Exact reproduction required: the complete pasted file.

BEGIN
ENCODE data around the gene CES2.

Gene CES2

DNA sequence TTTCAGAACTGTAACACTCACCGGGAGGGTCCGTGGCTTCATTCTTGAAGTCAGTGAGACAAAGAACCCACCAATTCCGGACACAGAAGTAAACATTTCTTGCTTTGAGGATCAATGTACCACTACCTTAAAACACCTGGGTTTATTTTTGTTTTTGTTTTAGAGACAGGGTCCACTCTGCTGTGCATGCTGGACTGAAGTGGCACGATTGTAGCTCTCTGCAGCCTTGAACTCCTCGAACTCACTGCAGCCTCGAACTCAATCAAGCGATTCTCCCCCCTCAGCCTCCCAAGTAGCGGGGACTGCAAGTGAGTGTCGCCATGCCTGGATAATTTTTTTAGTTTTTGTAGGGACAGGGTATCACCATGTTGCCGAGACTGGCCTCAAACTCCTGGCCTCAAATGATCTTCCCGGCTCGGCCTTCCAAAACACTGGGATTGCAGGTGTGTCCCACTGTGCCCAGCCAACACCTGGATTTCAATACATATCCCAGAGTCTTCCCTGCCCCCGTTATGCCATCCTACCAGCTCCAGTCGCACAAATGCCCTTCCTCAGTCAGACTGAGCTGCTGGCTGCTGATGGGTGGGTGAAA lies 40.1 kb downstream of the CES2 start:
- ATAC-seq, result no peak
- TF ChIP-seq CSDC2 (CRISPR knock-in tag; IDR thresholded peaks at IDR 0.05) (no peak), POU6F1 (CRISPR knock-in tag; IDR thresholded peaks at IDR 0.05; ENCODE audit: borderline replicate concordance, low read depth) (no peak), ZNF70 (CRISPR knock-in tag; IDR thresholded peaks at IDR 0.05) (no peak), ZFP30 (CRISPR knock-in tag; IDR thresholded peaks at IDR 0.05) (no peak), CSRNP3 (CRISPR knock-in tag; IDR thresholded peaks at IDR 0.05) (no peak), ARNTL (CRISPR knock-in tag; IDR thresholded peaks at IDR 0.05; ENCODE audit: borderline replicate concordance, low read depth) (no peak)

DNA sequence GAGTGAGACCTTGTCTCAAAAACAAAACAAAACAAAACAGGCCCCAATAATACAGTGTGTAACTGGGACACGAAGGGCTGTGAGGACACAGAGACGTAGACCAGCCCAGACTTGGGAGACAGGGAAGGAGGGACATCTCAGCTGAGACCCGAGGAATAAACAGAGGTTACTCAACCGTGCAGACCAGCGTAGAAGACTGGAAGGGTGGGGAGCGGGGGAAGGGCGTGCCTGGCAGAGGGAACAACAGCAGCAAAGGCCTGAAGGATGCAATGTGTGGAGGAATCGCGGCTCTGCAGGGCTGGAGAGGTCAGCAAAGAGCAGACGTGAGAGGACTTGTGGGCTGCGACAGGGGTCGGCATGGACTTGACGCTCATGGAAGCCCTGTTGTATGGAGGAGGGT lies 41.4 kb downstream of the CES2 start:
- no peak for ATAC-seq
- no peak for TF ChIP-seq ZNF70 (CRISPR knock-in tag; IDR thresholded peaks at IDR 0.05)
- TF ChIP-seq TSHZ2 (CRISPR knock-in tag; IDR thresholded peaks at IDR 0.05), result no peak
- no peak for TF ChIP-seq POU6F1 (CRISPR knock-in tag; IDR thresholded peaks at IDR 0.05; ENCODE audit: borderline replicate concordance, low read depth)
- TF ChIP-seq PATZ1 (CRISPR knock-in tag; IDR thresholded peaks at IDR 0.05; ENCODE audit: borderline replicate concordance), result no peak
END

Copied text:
ENCODE data around the gene CES2.

Gene CES2

DNA sequence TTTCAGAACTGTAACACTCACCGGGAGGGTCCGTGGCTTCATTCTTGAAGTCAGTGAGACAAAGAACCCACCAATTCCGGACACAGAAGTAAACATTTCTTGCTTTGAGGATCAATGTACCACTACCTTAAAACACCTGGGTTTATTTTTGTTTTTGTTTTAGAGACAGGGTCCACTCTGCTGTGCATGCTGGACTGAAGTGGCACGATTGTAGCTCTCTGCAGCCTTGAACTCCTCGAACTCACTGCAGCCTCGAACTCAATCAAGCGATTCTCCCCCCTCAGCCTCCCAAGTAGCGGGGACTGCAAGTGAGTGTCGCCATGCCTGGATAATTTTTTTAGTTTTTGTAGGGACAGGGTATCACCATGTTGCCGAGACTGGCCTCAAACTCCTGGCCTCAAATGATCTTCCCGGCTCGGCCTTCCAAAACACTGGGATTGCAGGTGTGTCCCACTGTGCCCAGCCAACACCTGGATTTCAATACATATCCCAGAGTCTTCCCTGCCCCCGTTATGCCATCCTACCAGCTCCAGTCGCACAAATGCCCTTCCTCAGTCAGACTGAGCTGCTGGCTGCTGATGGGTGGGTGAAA lies 40.1 kb downstream of the CES2 start:
- ATAC-seq, result no peak
- TF ChIP-seq CSDC2 (CRISPR knock-in tag; IDR thresholded peaks at IDR 0.05) (no peak), POU6F1 (CRISPR knock-in tag; IDR thresholded peaks at IDR 0.05; ENCODE audit: borderline replicate concordance, low read depth) (no peak), ZNF70 (CRISPR knock-in tag; IDR thresholded peaks at IDR 0.05) (no peak), ZFP30 (CRISPR knock-in tag; IDR thresholded peaks at IDR 0.05) (no peak), CSRNP3 (CRISPR knock-in tag; IDR thresholded peaks at IDR 0.05) (no peak), ARNTL (CRISPR knock-in tag; IDR thresholded peaks at IDR 0.05; ENCODE audit: borderline replicate concordance, low read depth) (no peak)

DNA sequence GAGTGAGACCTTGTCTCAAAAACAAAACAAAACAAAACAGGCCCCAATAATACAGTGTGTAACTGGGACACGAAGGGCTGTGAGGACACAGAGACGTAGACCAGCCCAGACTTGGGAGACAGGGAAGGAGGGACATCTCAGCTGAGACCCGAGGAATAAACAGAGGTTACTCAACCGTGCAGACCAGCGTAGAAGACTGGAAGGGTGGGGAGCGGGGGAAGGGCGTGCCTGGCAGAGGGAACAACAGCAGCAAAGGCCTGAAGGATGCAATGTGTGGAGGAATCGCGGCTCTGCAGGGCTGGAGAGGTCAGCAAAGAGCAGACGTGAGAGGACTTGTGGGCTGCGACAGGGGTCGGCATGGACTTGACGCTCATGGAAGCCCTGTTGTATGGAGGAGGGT lies 41.4 kb downstream of the CES2 start:
- no peak for ATAC-seq
- no peak for TF ChIP-seq ZNF70 (CRISPR knock-in tag; IDR thresholded peaks at IDR 0.05)
- TF ChIP-seq TSHZ2 (CRISPR knock-in tag; IDR thresholded peaks at IDR 0.05), result no peak
- no peak for TF ChIP-seq POU6F1 (CRISPR knock-in tag; IDR thresholded peaks at IDR 0.05; ENCODE audit: borderline replicate concordance, low read depth)
- TF ChIP-seq PATZ1 (CRISPR knock-in tag; IDR thresholded peaks at IDR 0.05; ENCODE audit: borderline replicate concordance), result no peak